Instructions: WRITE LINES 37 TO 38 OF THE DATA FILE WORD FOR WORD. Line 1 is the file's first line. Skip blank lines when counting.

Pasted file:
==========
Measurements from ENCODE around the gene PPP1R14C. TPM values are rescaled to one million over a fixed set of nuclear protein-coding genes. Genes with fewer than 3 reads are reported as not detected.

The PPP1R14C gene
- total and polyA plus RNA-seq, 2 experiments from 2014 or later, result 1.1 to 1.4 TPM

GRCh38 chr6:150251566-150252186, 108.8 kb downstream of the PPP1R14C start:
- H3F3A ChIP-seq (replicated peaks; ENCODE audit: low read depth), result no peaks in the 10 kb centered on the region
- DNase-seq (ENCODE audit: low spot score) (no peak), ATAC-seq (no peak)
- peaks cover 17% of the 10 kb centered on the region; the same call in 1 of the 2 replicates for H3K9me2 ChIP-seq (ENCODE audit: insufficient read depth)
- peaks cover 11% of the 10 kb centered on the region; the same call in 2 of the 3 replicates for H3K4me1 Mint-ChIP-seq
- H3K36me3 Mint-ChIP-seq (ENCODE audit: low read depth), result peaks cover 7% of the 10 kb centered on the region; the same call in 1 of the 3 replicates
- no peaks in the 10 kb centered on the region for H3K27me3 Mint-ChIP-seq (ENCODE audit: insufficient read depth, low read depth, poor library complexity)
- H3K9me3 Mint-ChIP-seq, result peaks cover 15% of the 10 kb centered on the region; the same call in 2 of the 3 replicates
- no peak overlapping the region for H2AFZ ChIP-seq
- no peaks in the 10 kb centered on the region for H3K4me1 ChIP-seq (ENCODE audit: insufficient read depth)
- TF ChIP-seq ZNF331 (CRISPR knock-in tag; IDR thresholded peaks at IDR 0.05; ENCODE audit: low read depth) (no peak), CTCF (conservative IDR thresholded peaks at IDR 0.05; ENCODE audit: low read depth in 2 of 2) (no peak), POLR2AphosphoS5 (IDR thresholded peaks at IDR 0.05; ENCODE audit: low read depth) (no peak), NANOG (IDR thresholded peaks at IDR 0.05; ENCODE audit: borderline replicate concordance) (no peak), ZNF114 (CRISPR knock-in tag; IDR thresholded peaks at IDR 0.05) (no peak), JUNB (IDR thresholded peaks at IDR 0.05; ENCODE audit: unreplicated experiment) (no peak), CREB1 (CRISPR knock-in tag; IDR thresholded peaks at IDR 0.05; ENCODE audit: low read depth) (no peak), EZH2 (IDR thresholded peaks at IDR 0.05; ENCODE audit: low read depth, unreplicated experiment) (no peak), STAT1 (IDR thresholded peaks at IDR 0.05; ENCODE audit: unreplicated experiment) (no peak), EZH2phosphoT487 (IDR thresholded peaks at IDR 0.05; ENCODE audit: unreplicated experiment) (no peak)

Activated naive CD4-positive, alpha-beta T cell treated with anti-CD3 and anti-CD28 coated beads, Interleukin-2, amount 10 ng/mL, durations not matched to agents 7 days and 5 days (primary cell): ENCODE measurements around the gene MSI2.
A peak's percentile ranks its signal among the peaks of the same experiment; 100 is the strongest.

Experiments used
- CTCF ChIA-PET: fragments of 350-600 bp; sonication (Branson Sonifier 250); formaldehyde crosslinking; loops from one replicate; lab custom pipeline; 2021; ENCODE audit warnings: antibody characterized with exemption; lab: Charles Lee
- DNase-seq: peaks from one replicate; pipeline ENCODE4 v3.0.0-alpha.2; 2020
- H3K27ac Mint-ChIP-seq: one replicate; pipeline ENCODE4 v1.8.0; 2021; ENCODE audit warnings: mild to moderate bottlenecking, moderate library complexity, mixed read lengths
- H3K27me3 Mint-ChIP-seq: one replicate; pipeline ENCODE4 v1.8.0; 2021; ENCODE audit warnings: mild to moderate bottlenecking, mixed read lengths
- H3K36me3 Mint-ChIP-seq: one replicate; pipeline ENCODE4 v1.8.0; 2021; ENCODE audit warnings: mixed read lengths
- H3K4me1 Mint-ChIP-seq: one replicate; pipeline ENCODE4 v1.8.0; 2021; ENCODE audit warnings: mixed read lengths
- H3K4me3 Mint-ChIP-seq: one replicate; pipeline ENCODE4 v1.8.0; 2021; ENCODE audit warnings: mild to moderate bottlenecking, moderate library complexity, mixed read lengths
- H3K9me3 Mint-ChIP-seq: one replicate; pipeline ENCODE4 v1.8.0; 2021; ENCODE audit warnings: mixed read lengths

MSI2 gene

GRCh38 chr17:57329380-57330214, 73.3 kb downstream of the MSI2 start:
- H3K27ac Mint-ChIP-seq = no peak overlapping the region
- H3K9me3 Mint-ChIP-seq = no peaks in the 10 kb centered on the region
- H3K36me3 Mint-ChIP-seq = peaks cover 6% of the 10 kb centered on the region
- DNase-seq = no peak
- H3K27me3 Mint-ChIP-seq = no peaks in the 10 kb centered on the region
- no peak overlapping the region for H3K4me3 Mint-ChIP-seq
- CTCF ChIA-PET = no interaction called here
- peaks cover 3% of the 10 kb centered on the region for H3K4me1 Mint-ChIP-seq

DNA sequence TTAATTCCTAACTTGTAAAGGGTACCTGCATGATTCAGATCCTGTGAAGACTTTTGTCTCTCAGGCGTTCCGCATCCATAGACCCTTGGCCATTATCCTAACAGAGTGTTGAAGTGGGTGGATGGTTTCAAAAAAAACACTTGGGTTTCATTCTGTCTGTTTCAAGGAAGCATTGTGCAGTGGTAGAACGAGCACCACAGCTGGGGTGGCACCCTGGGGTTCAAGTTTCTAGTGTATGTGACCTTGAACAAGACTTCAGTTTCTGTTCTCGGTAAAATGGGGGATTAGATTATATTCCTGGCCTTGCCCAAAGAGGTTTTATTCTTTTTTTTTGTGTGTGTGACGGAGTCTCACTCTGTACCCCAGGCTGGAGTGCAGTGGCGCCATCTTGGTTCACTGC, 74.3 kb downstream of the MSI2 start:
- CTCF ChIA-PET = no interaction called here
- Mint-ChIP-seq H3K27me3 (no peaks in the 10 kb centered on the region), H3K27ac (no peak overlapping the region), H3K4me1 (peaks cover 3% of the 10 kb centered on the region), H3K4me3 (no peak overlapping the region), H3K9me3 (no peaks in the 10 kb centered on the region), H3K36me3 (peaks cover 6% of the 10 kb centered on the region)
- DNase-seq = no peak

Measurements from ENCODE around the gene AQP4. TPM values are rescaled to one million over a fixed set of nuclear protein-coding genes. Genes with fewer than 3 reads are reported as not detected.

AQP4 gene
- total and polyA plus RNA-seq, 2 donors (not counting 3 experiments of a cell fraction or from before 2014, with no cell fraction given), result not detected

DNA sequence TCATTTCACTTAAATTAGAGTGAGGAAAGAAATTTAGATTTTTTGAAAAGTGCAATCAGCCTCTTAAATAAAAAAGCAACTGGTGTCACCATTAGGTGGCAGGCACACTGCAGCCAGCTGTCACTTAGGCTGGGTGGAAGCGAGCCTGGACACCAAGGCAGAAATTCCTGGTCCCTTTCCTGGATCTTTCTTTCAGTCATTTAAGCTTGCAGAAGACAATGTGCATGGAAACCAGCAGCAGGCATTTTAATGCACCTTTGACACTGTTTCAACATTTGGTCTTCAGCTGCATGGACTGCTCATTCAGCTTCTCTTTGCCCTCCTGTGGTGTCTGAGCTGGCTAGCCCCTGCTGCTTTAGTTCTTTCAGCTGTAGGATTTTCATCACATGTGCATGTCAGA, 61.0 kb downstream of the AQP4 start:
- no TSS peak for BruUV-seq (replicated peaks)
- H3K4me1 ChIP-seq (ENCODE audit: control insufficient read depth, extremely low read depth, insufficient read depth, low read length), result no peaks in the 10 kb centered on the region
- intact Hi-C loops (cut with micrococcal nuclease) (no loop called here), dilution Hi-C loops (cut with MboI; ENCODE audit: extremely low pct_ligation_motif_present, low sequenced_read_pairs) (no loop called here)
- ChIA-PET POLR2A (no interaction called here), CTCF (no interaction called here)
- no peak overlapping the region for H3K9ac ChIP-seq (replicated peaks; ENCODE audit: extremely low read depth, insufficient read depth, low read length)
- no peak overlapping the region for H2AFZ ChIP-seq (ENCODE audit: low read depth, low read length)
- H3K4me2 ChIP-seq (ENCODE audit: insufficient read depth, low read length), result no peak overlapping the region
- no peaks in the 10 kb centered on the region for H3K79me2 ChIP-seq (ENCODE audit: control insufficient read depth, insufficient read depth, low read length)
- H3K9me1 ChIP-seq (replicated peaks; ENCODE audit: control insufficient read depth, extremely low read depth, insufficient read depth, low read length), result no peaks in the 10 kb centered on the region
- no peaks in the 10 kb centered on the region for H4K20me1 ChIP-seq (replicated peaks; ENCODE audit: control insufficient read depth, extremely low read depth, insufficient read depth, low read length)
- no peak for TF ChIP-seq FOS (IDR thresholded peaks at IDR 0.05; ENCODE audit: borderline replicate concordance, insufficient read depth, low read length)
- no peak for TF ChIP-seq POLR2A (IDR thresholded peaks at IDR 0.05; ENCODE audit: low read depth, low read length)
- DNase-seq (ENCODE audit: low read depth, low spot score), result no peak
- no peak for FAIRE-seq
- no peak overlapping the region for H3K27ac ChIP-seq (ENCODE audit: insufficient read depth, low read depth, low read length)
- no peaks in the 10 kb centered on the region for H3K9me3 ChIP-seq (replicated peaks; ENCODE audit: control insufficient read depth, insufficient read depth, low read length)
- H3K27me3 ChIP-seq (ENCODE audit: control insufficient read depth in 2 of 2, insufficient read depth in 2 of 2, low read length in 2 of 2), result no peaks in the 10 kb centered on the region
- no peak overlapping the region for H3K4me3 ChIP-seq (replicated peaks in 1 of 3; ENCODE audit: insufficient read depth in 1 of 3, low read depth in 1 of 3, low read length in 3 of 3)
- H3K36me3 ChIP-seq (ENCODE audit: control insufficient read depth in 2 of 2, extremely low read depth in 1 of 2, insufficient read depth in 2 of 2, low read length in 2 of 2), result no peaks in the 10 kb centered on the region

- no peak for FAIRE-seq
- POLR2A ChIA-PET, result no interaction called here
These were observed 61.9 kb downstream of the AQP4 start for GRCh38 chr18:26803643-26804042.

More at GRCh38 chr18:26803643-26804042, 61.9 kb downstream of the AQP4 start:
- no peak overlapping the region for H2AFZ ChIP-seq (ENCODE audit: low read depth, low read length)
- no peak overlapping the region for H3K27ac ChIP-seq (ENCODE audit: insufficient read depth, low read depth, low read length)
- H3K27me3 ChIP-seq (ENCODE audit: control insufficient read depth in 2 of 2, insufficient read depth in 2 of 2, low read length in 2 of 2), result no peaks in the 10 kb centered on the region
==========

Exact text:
- CTCF ChIA-PET = no interaction called here
- Mint-ChIP-seq H3K27me3 (no peaks in the 10 kb centered on the region), H3K27ac (no peak overlapping the region), H3K4me1 (peaks cover 3% of the 10 kb centered on the region), H3K4me3 (no peak overlapping the region), H3K9me3 (no peaks in the 10 kb centered on the region), H3K36me3 (peaks cover 6% of the 10 kb centered on the region)